Nuclear Magnetic Resonance

Nuclear magnetic resonance (NMR) is well known to the general public for its application in medical imaging (MRI) and is widely used for determining molecular structures in chemistry and biology, where high magnetic fields are applied to increase the sensitivity and the resolution of the technique. In solid state physics, NMR is an extraordinarily powerful microscopic probe of the electronic properties, and the particularly intense magnetic fields available at LNCMI for NMR are rather used to induce and study new quantum phases of matter and to control the transitions between them. These field-induced phenomena occur in correlated electron systems and they include novel quantum magnetic states (Bose-Einstein condensates, magnetization plateau phases, supersolid phases), field induced and/or modified superconductivity (Jaccarino-Peter compensation effect, FFLO phase), quantum-Hall effect, spin and charge density waves in low dimensional conductors, as well as the competition between charge order and superconductivity in high Tc superconductors.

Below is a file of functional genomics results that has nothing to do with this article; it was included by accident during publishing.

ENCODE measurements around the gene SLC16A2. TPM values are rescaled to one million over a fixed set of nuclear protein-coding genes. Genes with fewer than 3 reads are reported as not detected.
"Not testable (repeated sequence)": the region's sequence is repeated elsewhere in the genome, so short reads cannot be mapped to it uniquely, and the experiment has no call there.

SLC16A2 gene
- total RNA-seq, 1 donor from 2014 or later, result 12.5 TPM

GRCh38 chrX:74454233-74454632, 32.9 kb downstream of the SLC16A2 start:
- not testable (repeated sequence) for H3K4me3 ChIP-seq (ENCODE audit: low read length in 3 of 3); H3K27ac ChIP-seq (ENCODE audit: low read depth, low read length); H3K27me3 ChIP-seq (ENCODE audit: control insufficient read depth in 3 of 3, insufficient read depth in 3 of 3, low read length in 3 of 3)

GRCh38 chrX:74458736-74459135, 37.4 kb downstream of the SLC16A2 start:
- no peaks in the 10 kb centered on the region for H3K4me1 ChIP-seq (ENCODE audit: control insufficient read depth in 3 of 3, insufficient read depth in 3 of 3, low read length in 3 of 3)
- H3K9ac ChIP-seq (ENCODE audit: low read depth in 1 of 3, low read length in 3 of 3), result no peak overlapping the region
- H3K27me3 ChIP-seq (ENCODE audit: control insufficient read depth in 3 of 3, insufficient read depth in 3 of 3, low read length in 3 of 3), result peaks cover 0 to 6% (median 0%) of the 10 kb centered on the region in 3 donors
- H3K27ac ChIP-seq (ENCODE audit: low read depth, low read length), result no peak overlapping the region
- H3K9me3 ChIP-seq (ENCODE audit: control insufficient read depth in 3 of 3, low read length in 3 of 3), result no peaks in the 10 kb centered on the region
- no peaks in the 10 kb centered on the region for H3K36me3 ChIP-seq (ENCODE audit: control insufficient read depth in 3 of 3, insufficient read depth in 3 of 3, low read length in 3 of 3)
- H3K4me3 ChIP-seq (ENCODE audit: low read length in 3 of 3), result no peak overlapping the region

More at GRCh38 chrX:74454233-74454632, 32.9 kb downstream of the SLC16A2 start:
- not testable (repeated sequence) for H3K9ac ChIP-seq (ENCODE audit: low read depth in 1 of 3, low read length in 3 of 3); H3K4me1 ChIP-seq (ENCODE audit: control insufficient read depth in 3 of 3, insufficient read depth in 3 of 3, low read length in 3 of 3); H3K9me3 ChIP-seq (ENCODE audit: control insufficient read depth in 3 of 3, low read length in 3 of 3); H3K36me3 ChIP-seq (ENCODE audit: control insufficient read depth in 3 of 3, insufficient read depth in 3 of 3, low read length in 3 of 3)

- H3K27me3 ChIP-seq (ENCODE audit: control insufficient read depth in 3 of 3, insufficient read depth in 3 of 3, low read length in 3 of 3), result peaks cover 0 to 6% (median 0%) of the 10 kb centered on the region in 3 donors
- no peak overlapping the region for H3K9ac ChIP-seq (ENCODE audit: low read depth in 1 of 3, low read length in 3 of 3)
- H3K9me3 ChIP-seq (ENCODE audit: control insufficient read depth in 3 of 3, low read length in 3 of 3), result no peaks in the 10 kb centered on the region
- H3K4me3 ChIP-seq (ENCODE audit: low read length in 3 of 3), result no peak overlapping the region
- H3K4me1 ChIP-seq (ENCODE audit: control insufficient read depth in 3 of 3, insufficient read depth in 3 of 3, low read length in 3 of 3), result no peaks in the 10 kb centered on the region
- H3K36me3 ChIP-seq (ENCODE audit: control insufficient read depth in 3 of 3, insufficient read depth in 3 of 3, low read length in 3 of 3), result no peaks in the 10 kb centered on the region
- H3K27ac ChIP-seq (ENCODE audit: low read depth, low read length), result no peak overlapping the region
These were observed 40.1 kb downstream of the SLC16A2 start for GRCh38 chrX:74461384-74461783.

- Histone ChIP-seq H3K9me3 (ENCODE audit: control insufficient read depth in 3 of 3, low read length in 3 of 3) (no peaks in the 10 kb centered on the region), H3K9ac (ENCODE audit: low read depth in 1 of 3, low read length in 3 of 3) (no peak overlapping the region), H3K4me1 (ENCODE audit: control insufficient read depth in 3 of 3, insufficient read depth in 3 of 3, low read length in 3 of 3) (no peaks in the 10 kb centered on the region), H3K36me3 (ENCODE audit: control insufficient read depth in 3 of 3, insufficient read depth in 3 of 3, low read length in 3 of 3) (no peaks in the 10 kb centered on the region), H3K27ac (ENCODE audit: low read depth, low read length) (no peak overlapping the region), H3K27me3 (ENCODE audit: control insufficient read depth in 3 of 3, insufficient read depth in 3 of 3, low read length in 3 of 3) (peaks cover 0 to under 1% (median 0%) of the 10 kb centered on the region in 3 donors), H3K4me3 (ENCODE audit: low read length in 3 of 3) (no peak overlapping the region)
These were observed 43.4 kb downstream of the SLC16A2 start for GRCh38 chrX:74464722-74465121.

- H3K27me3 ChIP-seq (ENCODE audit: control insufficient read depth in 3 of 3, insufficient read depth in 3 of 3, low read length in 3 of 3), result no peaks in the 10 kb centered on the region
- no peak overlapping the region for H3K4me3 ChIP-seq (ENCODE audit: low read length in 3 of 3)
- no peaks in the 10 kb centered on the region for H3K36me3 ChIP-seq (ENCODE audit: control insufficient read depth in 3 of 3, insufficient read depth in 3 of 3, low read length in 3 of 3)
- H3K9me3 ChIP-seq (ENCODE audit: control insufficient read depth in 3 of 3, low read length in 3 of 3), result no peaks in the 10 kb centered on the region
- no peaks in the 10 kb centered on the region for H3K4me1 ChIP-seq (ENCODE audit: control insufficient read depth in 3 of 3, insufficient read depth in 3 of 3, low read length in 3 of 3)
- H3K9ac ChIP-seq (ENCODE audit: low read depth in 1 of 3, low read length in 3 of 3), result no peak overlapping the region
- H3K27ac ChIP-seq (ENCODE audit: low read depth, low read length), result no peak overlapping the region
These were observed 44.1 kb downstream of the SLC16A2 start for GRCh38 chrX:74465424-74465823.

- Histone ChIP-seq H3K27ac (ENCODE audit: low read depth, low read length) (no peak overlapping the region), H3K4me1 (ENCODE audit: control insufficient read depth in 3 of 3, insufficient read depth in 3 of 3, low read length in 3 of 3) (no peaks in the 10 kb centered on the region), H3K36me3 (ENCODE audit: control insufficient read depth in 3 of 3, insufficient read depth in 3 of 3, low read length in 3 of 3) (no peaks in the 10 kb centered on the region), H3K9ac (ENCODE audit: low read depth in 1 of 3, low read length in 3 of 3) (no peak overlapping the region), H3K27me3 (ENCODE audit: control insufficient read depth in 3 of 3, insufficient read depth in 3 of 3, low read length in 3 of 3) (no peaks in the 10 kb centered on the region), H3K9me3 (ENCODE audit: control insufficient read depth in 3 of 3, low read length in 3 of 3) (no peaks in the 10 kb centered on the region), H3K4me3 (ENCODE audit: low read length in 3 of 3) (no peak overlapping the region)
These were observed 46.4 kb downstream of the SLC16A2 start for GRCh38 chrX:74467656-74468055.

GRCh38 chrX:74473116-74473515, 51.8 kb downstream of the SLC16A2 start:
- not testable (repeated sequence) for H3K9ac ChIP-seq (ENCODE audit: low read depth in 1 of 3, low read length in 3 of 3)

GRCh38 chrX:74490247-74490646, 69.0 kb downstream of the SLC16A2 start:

The high-field NMR facility at LNCMI-Grenoble extends the magnetic field range provided by superconducting magnets (17 T NMR magnets available at LNCMI) up to the highest available magnetic field in the lab (currently 35 T for NMR), at temperatures down to 40 mK, all within a spatial and temporal homogeneity of 40 ppm over 1-2 mm. Options for enhanced resolution NMR of 10 ppm / 10 mm sample, required by solid state chemistry, are also available and under further development.

Fig. 1 NMR spectra reveal magnetic structure in the "magnetization plateau" of SrCu2(BO3)2
[K. Kodama et al., Science 298, 395 (2002)].

Fig. 2 NMR signature of the field-induced charge stripes in a high temperature superconductor YBa2Cu3Oy [T. Wu et al., Nature 477, 191 (2011)].

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Last modification 1 February 2018

Voir aussi dans «Magnetism»